The nice thing is that many of us get to mostly wade in shallow waters. We get to “forgive” innocent people, and we can comfortably go about excusing the genuine but minor wrong-doing that we face from day to day.
But what if we kept our perception of right and wrong perfectly clear?
To my mother-in-law, I wouldn’t say “I forgive you”. I’d say: You haven’t done anything wrong. Thank you so much for thinking of me, that is very thoughtful, but I’d be foolish to be mad at you when you are perfectly innocent.
And to Father Grumpy, instead of “I understand why he’s so crotchety, he’s old and over worked and his knees are killing him today”, It would be just: That was wrong. He should not have done that. That was a real injustice against me, and against the sacrament, and against his ministry. But I forgive him. He doesn’t have a right to do what is wrong, but he does have a right to be forgiven, so I guess no excuse for me being Mrs. Grumpy the rest of the day.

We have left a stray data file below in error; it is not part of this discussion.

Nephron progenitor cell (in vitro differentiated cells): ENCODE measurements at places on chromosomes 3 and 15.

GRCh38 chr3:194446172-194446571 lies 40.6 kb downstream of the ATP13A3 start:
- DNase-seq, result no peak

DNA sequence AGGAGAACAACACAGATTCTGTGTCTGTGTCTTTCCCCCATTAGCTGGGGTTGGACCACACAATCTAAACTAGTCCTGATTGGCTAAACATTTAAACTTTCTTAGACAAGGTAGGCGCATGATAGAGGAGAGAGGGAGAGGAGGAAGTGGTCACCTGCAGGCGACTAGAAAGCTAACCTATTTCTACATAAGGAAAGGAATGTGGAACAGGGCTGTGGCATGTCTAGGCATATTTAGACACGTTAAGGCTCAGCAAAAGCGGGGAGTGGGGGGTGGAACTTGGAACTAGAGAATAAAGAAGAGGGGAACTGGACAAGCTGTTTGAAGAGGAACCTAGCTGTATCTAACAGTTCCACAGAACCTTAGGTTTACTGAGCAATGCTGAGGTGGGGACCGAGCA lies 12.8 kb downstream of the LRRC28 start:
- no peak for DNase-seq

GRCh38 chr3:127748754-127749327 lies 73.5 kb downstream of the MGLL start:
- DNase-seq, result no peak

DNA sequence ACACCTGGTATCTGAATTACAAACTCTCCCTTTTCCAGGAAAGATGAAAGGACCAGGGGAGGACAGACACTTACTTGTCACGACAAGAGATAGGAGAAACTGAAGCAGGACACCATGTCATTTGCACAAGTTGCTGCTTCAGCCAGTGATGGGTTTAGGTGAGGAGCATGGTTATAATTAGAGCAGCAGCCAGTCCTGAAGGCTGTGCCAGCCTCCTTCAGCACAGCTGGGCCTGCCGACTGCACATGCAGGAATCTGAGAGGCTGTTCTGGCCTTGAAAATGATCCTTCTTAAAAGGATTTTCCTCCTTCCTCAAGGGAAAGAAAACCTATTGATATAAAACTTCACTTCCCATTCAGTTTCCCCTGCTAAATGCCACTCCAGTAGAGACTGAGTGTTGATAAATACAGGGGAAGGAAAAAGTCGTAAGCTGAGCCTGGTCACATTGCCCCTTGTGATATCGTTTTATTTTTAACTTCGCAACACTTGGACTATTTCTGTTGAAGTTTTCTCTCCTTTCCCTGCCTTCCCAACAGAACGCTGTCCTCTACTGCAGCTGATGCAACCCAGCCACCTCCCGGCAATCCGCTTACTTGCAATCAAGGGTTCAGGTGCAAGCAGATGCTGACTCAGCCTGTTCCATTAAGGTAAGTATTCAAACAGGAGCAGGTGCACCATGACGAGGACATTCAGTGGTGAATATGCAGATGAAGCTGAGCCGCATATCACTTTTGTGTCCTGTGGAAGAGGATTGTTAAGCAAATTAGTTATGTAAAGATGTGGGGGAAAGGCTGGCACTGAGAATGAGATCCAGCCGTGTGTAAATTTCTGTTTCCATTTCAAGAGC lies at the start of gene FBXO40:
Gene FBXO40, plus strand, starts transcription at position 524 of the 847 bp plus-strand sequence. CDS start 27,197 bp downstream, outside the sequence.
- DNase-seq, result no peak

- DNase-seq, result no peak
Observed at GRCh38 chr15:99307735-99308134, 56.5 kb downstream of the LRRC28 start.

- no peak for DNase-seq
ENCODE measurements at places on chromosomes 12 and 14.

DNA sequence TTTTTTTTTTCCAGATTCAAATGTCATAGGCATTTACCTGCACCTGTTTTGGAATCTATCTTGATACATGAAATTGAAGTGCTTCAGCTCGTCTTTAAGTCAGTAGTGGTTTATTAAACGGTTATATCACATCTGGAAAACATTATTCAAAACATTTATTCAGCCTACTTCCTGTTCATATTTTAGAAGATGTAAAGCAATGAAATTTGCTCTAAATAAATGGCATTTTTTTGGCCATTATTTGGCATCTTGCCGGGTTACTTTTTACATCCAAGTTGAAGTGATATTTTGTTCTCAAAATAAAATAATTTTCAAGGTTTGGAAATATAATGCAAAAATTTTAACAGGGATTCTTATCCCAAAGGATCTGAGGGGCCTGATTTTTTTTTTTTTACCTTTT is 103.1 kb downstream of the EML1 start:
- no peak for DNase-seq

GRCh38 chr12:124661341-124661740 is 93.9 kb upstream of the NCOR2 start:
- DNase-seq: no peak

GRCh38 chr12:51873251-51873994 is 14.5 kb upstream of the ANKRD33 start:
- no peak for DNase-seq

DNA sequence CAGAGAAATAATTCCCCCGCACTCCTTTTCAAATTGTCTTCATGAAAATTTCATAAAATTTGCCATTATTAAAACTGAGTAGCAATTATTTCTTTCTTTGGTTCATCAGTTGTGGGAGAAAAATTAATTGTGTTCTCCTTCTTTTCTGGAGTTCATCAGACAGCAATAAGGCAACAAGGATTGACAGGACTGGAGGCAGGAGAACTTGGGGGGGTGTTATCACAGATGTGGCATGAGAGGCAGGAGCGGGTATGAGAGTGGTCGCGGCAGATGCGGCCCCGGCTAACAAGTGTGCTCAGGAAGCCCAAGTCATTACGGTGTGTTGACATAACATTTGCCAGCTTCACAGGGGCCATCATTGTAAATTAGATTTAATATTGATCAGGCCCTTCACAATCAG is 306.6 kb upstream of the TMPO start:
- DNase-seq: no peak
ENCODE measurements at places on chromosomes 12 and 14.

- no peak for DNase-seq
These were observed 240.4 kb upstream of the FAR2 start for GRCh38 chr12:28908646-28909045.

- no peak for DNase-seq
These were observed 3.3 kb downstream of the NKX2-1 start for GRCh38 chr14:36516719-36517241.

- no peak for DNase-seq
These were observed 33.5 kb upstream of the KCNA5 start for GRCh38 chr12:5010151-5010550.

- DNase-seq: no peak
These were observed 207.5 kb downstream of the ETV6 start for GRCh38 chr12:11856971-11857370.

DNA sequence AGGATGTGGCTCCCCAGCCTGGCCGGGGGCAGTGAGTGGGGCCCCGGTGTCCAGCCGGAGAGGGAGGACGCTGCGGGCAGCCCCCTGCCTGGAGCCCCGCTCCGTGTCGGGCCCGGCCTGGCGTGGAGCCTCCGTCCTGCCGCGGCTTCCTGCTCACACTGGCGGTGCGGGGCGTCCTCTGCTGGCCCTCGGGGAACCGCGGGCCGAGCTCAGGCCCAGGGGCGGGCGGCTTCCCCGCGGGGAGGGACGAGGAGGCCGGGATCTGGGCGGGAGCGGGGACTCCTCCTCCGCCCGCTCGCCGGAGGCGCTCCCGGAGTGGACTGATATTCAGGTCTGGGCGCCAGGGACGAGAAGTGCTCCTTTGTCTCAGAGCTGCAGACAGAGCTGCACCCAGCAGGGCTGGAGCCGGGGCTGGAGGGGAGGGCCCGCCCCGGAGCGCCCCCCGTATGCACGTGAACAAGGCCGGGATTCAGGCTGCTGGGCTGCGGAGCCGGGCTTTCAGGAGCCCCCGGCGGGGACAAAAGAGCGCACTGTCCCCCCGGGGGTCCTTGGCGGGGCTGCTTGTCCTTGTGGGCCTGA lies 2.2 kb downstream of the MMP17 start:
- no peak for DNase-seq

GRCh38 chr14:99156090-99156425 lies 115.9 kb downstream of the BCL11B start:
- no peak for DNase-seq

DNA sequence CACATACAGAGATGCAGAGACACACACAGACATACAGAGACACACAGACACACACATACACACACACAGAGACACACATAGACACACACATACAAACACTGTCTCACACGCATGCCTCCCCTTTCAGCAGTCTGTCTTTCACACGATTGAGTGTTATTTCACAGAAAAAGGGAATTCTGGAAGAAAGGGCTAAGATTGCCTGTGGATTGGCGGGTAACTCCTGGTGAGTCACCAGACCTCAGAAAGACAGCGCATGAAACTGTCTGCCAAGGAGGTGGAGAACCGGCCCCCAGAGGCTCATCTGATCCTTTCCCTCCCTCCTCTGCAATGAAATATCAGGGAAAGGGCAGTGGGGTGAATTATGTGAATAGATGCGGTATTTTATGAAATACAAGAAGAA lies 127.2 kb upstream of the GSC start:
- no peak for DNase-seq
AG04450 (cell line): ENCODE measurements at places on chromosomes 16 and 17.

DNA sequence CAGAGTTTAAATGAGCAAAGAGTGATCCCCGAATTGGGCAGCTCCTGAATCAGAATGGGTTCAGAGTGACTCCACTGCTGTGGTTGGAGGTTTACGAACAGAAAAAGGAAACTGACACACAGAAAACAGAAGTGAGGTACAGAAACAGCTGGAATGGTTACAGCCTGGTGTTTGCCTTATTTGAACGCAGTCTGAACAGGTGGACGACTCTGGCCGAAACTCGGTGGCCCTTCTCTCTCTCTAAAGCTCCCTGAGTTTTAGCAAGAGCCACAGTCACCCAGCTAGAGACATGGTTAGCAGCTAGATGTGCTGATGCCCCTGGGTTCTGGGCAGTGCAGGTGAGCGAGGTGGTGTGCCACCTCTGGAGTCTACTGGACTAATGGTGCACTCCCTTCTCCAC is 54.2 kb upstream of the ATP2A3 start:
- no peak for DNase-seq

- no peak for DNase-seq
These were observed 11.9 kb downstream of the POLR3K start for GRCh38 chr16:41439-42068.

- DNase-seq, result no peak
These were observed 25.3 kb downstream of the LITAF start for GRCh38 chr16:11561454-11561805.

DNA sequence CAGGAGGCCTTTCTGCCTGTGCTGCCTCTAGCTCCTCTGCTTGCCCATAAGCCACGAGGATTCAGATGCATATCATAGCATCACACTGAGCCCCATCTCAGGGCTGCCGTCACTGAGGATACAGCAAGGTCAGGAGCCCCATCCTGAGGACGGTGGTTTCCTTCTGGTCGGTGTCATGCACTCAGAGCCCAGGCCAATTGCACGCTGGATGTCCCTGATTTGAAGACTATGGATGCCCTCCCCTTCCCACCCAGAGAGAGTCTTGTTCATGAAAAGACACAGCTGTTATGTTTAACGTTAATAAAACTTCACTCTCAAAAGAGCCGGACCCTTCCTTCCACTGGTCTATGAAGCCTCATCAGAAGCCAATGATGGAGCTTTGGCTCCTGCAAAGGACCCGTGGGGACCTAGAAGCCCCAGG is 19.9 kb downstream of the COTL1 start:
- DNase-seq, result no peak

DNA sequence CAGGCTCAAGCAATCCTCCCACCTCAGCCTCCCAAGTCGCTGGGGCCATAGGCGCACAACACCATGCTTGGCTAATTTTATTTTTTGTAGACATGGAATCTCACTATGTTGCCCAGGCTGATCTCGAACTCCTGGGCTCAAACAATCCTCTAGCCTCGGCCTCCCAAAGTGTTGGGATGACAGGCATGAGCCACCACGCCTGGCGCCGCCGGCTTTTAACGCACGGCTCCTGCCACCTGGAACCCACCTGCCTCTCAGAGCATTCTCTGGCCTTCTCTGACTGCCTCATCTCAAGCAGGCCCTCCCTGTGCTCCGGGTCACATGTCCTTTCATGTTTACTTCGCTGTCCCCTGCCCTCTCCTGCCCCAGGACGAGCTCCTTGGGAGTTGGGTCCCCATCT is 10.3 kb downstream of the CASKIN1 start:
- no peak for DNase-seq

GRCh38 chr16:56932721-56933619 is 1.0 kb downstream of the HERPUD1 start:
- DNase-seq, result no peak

Oh, I know. These are ideals. You think I’m any good at this? No way. I most certainly am not. And I don’t guess I’m explaining it well, either.
But this is the staircase of depravity I was talking about earlier. If I’m regularly patting myself on the back for “forgiving” innocent people, I’m fooling myself. I haven’t got a clue about forgiveness until someone actually does something wrong.
And then if I explain away every real wrongdoing with a “he had a good reason”, “nobody is perfect”, “I’d be tempted too,” then I’ve missed my chance. Of course I should understand — I could write a book on human weakness, of course I understand. But I need to go beyond that. Both so that my soul gets practice actually forgiving, and as a favor to my fellow sinners.
The first person who showed me forgiveness was a department secretary. I owed her a form. I didn’t fill out the form on time. She came to my cube and said, “You didn’t give me the form.”
I made a thousand excuses. I couldn’t bear to be actually wrong, because I didn’t know then that you could be wrong and still live.
And she kept saying to my every excuse, “I forgive you. I forgive you. Jennifer, I FORGIVE YOU. (Now please shut up and fill out the form.)”
I finally shut up and filled out the form.
What? I had done something wrong? And she freely acknowledged I DID SOMETHING WRONG? And she wasn’t mad? Even though I really had done something wrong? At cost to her? And she demanded nothing in repayment. Not an apology, not an ‘I’ll make it up to you,” not even an “it will never happen again”. Not even the pleasure of berating me for twenty seconds. Nothing.